Retailing in the Week Ahead, Week 45

Bernardo Trujillo is often called the ‘Oracle of Retail’.  From 1956 until his retirement in 1965, Mr. Trujillo taught retailers the ‘rules of Modern Merchandising Methods (MMM)’ at NCR’s famous seminars.

His ideas launched global giants, particularly in France. It is often said that France’s most international retail chains would never have developed into global giants without Mr. Trujillo’s training. The early pioneers of international retail chains such as Carrefour, Auchan, Fnac, Darty, Promodes were all big fans of the MMM ways of retailing and the philosophies that Trujillo taught.

His success relied heavily on using simple slogans that could be remembered, especially since he shouted them and repeated them frequently. Some of his students would call them rules of retailing, such as:

  • No Parking, No Business!
  • Poor People Need Low Prices, Rich People Love Them!
  • Create Islands of Loss in Oceans of Profit!
  • The Only Sure Thing is Change!
  • Retail is a Stool with 3 Legs:  Self-service, Discounts, and No-Gimmick Advertising.

When I first became a retail analyst, my mentors told me to learn everything I could, as quickly as I could, including Trujillo’s MMM principles. Nineteen years later I’m still learning.

So, it was with great interest when I saw a piece of analysis published last week that said that Trujillo’s teachings were being ignored by the very chains that he inspired. The review said that a wide variety of startup discounters are expanding across Europe and have done more to connect to Trujillo’s principles than the big established chains. This leads to the question: “What are the rules of retail and when should they be broken?”

The Rules of Retail

No matter what retailer you meet, you will find they have rules. James Corden, the British-born late-night TV host in America recently demonstrated this when he spent a day working at Walmart in the USA. While filming at Walmart, he learned about the 10-foot rule which states that Walmart staff need to smile, make eye contact, greet the customer and offer assistance if the customer comes within 10 feet of their space (That’s within three metres for non-Americans). If you have not watched Corden’s piece on YouTube, it is highly recommended.

Some of the rules are ones that consumers are aware of, such as Bim’s 10 Concepts in Turkey which is posted at every store entrance or IKEA’s philosophy of getting consumers to walk the entire store and spend as much time shopping as possible, which is discovered after the first trip to IKEA. Others are less obvious, such as Walmart’s 10-foot rule or Tesco’s keep the aisles clear policies.

These rules are increasingly having to be rewritten. Just around the corner from Kantar Consulting’s London office you can see this happening. IKEA has opened its first ‘Ikea Planning Store’ on Tottenham Court Road which is an attempt to enter city centres. IKEA states: “This is the first step in the retailer’s revised strategy, which will focus on city centres, enhanced customer services and digitalization.”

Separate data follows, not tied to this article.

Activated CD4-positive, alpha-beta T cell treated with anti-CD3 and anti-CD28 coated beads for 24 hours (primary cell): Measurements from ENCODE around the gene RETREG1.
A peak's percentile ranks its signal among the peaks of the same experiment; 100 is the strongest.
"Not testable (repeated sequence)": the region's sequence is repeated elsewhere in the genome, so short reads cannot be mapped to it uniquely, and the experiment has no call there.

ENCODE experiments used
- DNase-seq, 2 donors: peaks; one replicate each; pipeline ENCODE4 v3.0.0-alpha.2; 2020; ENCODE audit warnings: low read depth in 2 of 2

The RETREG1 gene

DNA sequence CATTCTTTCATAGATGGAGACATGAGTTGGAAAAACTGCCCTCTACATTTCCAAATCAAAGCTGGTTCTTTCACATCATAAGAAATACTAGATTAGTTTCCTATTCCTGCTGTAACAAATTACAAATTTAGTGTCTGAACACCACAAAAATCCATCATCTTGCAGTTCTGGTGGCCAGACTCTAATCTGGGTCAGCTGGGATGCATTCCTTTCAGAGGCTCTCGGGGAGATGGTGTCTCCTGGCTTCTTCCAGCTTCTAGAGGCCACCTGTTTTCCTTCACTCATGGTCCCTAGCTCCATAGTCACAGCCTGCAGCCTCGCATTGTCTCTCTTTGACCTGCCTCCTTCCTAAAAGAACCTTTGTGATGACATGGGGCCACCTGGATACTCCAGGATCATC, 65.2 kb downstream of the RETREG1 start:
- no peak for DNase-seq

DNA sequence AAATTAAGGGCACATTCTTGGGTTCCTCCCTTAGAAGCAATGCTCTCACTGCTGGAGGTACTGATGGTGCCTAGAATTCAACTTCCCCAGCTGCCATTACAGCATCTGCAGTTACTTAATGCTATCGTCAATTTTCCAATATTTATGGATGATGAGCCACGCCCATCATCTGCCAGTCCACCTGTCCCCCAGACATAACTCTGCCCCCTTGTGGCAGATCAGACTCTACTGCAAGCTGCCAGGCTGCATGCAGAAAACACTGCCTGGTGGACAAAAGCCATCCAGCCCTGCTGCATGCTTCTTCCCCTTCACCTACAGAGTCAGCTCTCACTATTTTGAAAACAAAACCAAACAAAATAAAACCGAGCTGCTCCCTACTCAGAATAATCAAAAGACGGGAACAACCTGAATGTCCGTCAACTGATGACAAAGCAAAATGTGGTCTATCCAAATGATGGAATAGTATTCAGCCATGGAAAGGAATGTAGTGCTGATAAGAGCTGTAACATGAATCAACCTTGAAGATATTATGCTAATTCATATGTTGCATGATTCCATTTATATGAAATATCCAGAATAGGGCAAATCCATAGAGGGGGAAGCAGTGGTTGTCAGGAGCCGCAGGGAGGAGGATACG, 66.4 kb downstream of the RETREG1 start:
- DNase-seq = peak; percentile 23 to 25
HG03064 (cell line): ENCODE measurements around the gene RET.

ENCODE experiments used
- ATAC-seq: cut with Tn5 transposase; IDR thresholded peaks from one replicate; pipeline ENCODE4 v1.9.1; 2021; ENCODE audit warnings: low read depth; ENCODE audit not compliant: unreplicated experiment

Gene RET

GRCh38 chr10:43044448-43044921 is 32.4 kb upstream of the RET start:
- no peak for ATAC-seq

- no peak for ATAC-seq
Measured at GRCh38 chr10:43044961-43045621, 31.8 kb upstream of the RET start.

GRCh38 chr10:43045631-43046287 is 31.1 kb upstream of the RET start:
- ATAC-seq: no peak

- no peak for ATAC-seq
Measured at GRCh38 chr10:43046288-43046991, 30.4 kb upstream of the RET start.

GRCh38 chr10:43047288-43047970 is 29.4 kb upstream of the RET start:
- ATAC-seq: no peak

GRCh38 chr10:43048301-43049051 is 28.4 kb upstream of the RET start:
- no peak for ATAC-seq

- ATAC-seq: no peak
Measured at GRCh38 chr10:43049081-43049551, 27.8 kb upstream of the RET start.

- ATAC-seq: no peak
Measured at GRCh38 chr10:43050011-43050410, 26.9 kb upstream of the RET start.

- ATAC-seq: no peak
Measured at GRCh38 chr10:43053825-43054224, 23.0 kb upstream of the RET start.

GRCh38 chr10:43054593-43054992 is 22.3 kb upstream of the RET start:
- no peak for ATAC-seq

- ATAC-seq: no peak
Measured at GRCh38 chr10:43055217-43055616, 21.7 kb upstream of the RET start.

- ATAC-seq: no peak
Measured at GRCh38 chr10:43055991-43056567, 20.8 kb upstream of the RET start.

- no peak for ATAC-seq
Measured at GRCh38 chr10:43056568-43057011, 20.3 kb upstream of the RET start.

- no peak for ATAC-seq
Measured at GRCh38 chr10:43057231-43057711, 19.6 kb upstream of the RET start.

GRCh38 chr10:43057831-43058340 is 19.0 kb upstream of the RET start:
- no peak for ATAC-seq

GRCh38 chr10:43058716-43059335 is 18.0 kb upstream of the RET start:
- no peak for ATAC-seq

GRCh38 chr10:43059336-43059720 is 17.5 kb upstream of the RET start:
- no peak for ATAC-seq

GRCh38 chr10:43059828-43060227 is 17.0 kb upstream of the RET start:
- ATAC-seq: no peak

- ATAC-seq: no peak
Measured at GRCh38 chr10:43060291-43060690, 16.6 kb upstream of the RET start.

I often wonder whether Bernardo Trujillo would be proud when retailers break their own rules, which had origins in some of his training. This new IKEA breaks several. The first casualty is obviously the “No Parking, No Customers” rule. A second is Trujillo’s view that success relies on three legs to the stool – Self-Service, Discounts, and No-gimmick advertising. The IKEA design store injects a whole lot of service into the equation.

In the end, all retailers have developed rules that got them where they are today. Many of these rules need to be broken to survive the latest disruptions in commerce.

Which Rules Should Be Broken?

The MMM principles of retailing were revolutionary when they were taught by Trujillo. In those days, retailers did not want to invest in parking because that meant buying a lot of land and not adding much value to it. They did not want to invest in promotions or discounts because that was teaching shoppers to always expect a deal. They did not want to simplify services since that was an opportunity to cross-merchandise and upsell a consumer that would be lost in a self-service world.

Today we see some of the same reluctance to adaptation and investment as we did in Trujillo’s day. When talking about building a website with all SKUs on offer, many retailers will decide not to invest as that would allow competitors to see all the retailer’s products and prices. Similarly, when talking about having collection services such as In-Store Click & Collect, Drive/Curbside Pickup, Lockers, and returns desks, retailers are slow to invest since that may reduce in-store traffic levels and create congestion in hot zones.

Just as was in the case in Trujillo’s day, retailers would be wise to go back to the foundations of mass retailing. These foundations make it easy for consumers to see you where they are looking; make it easy for consumers to come to you using the connections they want to use and make it easy for consumers to understand your prices without too many tricks or delays.

Retail is transforming quickly with new paths-to-purchase, but the principles of making consumers happy in a mass-market retail world have not changed, perhaps they’ve become even more important now that any good mobile phone can tell you whether you’re paying too much for something or not.

Here are links to great pieces of work we published on Retail IQ in Week 44:

Please share your thoughts on ‘Breaking the Rules’, or any other topic. Good luck in the week ahead.


Ray Gaul – and @KantarConsulting or @RayGaul on Twitter plus LinkedIn.

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